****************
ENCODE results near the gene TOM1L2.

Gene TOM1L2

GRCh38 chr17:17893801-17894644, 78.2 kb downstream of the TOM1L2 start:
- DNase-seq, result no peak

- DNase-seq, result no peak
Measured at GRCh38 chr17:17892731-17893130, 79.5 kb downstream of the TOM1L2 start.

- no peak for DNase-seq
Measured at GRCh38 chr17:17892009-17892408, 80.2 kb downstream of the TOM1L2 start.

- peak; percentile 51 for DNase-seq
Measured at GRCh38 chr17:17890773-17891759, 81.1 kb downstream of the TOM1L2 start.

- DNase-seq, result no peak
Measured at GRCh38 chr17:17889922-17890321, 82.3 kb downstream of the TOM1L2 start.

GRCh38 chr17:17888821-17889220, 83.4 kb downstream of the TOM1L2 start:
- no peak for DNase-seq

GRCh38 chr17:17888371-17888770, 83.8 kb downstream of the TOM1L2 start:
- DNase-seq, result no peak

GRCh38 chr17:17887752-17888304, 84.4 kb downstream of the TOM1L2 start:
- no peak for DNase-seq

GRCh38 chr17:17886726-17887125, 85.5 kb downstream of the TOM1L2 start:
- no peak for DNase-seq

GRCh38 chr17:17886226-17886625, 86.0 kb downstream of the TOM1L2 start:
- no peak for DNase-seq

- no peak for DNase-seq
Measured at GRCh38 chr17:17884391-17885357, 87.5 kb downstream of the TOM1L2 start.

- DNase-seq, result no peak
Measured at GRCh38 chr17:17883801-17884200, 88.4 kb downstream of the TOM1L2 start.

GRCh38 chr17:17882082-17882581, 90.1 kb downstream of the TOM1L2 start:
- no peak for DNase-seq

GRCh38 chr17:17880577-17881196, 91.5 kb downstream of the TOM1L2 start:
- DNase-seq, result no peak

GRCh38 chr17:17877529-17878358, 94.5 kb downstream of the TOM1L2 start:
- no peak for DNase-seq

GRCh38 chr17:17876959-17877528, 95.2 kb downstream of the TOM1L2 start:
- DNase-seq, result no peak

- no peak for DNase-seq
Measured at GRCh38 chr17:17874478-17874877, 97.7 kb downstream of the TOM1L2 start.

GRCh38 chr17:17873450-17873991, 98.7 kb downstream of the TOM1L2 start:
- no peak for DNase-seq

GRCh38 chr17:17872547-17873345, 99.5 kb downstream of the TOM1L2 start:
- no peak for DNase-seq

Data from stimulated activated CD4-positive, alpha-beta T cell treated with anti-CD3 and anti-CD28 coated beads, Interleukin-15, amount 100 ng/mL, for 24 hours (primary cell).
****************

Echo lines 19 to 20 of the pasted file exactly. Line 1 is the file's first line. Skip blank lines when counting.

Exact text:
GRCh38 chr17:17886726-17887125, 85.5 kb downstream of the TOM1L2 start:
- no peak for DNase-seq